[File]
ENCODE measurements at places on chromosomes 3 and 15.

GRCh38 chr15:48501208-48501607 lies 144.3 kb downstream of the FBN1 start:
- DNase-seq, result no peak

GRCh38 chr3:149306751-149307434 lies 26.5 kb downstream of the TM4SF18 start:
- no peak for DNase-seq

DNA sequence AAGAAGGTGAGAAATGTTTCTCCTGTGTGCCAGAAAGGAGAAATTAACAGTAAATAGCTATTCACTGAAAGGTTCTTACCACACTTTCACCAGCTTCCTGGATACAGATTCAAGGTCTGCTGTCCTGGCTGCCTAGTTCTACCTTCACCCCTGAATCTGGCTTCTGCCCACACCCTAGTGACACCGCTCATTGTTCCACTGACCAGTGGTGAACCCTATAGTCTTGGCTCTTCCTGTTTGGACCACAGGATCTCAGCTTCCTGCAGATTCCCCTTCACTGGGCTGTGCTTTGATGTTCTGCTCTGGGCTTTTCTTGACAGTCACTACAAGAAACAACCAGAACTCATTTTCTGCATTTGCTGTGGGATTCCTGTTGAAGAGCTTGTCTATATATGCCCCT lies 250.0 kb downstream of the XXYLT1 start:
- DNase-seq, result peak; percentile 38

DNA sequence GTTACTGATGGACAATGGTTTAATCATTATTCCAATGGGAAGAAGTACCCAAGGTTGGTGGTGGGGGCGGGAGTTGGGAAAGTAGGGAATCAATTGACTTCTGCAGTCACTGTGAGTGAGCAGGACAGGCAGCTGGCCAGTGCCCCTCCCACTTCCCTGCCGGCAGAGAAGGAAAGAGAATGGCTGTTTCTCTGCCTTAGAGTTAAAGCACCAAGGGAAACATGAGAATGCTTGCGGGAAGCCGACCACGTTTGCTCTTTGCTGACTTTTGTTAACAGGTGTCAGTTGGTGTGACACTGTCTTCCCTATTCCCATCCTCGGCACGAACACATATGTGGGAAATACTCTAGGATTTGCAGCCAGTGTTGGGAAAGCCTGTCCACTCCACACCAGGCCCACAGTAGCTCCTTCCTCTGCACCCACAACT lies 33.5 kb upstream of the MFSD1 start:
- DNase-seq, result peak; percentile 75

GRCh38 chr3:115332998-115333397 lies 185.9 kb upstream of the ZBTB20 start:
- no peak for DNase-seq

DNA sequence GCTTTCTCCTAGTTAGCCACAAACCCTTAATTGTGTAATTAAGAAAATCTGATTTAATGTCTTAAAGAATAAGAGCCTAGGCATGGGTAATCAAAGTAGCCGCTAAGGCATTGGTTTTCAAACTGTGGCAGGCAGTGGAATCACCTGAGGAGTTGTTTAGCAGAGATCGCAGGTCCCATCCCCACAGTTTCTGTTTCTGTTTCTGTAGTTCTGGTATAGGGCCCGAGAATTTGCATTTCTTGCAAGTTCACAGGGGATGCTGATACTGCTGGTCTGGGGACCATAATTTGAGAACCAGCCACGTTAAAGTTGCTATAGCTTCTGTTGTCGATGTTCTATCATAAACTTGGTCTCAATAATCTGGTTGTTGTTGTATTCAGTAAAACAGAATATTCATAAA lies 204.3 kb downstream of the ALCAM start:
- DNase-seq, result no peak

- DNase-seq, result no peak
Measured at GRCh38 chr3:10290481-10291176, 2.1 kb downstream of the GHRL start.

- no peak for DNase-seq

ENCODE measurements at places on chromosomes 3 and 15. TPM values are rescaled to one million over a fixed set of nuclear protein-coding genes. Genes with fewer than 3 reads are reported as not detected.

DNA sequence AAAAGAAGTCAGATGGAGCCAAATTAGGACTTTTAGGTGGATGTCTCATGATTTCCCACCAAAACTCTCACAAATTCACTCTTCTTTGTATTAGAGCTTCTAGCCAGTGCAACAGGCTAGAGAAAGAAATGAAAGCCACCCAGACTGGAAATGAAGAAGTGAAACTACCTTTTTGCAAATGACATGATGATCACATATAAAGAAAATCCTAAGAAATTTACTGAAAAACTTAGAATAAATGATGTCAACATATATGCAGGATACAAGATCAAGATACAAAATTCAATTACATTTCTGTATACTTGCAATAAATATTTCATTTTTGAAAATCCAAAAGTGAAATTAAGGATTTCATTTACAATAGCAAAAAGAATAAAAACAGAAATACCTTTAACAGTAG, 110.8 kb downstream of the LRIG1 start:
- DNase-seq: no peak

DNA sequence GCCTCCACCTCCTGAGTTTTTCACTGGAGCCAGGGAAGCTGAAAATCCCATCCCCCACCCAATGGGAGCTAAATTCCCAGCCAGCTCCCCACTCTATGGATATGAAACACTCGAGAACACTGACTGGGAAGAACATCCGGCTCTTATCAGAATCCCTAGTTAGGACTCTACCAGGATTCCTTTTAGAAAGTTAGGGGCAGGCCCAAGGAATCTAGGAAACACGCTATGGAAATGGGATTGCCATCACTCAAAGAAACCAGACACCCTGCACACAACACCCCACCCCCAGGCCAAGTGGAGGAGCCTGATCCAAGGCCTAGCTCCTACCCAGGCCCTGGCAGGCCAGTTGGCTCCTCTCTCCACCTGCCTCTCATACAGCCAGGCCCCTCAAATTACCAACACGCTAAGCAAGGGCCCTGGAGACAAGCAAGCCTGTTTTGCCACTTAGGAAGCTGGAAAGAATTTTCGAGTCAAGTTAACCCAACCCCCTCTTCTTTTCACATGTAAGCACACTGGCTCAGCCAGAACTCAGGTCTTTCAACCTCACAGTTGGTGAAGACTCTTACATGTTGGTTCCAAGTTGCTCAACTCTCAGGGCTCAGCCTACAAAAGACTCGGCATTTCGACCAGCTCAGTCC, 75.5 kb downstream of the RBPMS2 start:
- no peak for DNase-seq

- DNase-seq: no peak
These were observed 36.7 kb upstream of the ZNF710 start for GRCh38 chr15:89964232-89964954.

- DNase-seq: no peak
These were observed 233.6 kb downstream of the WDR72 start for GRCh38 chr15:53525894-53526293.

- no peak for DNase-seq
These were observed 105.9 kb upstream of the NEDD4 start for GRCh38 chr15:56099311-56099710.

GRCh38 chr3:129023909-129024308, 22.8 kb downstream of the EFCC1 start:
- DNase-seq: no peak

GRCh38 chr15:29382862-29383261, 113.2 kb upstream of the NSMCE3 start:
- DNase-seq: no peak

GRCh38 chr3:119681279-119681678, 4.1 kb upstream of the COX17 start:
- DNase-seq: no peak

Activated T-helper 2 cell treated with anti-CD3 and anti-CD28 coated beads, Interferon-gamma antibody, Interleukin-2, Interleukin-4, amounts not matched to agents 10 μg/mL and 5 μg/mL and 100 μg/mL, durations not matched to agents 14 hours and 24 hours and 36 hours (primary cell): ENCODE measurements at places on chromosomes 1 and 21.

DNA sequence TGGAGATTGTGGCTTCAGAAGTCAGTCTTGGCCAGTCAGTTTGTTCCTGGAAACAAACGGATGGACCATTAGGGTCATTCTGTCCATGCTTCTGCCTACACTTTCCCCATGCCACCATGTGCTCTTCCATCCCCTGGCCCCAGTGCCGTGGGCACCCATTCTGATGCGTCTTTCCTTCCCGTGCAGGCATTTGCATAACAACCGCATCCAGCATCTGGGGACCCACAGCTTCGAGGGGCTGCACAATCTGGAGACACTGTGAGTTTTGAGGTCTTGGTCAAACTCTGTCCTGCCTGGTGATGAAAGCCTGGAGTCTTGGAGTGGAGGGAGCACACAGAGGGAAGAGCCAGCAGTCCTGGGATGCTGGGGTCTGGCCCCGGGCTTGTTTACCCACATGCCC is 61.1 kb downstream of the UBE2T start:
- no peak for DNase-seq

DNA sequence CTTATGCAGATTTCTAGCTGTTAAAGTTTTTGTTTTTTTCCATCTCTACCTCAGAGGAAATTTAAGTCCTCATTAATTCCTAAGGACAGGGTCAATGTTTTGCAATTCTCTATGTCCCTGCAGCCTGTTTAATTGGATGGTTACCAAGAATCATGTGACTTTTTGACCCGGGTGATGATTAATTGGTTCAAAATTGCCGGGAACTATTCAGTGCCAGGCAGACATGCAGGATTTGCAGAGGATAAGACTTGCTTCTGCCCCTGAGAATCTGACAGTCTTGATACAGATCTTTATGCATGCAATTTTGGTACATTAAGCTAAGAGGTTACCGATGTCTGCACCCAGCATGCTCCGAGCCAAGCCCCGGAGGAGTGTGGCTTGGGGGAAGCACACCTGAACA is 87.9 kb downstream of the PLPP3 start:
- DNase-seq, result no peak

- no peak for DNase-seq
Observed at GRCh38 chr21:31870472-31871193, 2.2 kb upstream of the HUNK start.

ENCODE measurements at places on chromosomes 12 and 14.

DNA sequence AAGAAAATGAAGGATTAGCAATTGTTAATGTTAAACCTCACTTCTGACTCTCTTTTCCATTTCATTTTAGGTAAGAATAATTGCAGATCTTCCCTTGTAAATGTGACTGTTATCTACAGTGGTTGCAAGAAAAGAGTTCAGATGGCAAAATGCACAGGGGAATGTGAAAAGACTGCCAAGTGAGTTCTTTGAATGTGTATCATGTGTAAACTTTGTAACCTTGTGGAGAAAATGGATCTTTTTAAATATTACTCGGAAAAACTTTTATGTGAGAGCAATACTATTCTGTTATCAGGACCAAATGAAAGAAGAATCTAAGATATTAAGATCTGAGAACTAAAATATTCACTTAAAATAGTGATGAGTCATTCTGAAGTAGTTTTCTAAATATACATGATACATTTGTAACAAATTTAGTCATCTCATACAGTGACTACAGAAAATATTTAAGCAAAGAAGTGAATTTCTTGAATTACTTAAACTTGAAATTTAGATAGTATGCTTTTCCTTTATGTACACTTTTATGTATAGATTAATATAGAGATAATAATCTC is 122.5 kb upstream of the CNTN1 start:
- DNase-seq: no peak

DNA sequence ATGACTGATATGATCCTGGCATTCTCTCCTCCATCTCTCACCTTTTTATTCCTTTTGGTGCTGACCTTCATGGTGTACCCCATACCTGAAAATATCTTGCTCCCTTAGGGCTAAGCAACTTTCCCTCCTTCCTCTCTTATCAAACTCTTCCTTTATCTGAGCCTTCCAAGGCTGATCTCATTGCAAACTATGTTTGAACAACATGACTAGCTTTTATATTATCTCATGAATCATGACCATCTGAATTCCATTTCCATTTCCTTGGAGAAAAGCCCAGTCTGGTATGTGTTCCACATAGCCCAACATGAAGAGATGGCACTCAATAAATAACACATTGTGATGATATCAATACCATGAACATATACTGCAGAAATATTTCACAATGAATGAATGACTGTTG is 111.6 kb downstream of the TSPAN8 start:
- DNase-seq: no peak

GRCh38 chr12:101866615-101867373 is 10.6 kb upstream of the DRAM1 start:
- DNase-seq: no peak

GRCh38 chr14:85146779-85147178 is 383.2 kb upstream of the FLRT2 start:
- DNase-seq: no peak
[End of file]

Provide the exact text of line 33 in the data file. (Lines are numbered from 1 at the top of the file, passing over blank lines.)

- DNase-seq: no peak